I guess you could file this under "Why didn't someone do this sooner?" and really, why didn't someone? Every carmaker on the planet, and most every race series, is trying to make themselves look greener. Some, like the ALMS are doing it for real. They've got hybrid racers and green equivalency championships and it seems to be working out really well for every one involved. Others are just trying whatever they can to keep the wolves at bay.No, I'm not say that's what is going on, but this IS a pretty cool idea. Why not? Why not have a hybrid running as a pace car? It presents no more technical problems than using any other car, it makes the series look better, in an environmental sense, and you know whichever car company gets tapped has got to be pleased.In this case, the car company is Lexus, and the car being used is their GS 450h. The hybrid will make its debut in Australia as that country's first ever hybrid pace car at the Muscle Car Masters race. And if that isn't irony, I don't know what is. The race is held every year at Sydney's Eastern Creek Raceway, and the Aussies say this isn't a one off, the luxury hybrid will be a permanent fixture as the track's official safety car.Lexus Australia Chief Executive, John Roca was very positive about the whole deal, saying, "Our partnership with Eastern Creek is a great way to showcase Lexus' hybrid range of vehicles and demonstrate its compromise free mix of economy and power." And that all sounds true enough, and not much corporate spin seemed to be involved.Lexus says that apart from the special paint job and the blinky safety car lights, the GS 450h is completely stock and has no other mods over the road-going model. Not that it would need it. In most series, the pace car only has to be able to hold around 80 MPH for the full lap, and the GS 450h should be able to do that.Seems like a win-win all the way around ... so when will we see this here in the U.S.?Source: CarScoop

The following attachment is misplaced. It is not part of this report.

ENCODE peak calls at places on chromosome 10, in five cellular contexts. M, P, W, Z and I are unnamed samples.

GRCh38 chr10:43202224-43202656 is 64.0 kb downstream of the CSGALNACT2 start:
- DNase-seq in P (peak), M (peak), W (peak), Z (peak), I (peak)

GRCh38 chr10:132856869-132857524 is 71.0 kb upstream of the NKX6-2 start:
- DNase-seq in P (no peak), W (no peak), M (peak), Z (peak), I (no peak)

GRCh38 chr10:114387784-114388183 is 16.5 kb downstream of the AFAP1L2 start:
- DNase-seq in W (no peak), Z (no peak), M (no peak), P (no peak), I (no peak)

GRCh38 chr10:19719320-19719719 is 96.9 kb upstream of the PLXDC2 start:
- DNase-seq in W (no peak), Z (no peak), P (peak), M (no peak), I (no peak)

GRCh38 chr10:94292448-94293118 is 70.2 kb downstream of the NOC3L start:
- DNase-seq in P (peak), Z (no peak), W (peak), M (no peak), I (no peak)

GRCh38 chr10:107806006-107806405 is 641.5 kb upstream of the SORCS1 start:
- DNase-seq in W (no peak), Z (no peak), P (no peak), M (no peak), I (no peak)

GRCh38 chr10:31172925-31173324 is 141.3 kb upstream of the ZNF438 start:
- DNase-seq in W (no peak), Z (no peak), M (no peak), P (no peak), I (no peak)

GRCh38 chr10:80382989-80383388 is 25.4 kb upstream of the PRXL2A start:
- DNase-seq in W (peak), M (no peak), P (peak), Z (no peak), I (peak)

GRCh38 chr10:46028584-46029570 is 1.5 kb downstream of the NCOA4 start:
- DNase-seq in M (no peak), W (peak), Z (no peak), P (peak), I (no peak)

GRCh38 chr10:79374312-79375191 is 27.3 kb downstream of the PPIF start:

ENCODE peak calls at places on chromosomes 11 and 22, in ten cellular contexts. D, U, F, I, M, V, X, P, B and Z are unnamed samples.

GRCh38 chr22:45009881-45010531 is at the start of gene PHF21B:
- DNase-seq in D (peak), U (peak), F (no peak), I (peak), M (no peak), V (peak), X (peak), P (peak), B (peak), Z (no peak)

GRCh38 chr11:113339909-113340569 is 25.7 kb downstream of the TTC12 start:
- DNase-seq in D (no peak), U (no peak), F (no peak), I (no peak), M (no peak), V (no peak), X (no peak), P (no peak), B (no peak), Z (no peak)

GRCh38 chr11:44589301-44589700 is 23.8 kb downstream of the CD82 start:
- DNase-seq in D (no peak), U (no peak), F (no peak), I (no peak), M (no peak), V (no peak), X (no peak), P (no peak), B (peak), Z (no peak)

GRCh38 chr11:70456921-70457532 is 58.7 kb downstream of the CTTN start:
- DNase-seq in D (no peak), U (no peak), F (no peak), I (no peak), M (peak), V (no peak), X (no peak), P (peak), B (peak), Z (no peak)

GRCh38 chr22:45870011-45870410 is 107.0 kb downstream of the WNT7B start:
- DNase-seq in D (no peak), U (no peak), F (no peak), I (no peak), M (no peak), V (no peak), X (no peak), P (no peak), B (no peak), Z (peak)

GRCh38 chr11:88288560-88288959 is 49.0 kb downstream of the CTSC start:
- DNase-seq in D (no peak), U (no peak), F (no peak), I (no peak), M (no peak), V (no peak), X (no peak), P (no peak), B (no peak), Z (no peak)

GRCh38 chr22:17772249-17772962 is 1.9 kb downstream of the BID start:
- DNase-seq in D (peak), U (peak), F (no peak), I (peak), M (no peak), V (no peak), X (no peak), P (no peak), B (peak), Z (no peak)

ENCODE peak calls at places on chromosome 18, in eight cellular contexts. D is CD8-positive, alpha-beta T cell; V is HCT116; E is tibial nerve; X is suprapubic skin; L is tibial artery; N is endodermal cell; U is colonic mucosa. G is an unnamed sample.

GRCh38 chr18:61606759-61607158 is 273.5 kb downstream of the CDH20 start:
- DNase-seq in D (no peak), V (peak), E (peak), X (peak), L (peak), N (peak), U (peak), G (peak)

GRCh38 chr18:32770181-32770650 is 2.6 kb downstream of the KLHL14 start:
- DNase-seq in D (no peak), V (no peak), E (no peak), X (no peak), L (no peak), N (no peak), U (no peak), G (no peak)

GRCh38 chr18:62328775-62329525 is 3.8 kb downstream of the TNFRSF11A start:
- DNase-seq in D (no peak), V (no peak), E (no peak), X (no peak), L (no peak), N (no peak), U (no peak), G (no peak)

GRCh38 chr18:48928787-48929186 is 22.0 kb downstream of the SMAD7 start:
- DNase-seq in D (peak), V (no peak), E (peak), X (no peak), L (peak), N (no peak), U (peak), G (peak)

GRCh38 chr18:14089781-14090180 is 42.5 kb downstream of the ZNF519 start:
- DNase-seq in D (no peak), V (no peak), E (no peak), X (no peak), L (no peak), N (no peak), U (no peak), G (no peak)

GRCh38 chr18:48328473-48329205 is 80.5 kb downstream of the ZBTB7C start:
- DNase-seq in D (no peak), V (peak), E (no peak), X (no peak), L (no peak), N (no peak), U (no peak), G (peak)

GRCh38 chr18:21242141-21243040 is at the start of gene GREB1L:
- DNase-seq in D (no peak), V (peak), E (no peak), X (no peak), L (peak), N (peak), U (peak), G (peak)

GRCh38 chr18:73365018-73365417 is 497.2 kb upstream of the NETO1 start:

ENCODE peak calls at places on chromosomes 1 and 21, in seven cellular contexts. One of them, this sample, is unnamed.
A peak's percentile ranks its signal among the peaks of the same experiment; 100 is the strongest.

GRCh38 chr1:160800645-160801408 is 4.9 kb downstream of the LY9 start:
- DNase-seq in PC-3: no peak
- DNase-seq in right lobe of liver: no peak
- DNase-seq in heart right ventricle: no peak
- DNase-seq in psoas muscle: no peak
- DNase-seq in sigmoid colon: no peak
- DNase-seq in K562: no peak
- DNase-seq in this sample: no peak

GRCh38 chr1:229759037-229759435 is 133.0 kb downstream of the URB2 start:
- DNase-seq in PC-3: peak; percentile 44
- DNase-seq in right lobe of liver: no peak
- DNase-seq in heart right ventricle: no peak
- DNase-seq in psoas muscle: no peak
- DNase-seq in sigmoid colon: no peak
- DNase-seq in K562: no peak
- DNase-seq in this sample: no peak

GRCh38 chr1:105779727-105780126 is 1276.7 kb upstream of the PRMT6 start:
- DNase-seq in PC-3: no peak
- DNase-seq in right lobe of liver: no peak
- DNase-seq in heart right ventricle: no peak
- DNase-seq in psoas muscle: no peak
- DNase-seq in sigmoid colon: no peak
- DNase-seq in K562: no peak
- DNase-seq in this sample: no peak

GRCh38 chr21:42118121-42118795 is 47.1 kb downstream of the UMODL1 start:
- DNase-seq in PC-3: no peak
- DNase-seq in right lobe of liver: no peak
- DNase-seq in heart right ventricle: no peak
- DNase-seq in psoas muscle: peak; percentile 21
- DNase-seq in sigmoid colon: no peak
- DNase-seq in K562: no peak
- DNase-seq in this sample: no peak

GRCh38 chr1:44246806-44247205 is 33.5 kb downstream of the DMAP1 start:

About The Author
Tony Borroz grew up in a sportscar oriented family, but sadly, it was British cars. His knuckles still show the marks of slipped Whitworth sockets, strains to reach upper rear shock bushings on Triumphs, and slight burn marks from dealing with Lucas Electric "systems." He has written for a variety of car magazines and websites, Automoblog chief among them. Tony has worked on popular driving games as a content expert, in addition to working for aerospace companies, software giants, and as a movie stuntman. He currently lives in a secure, undisclosed location in the American southwestern desert.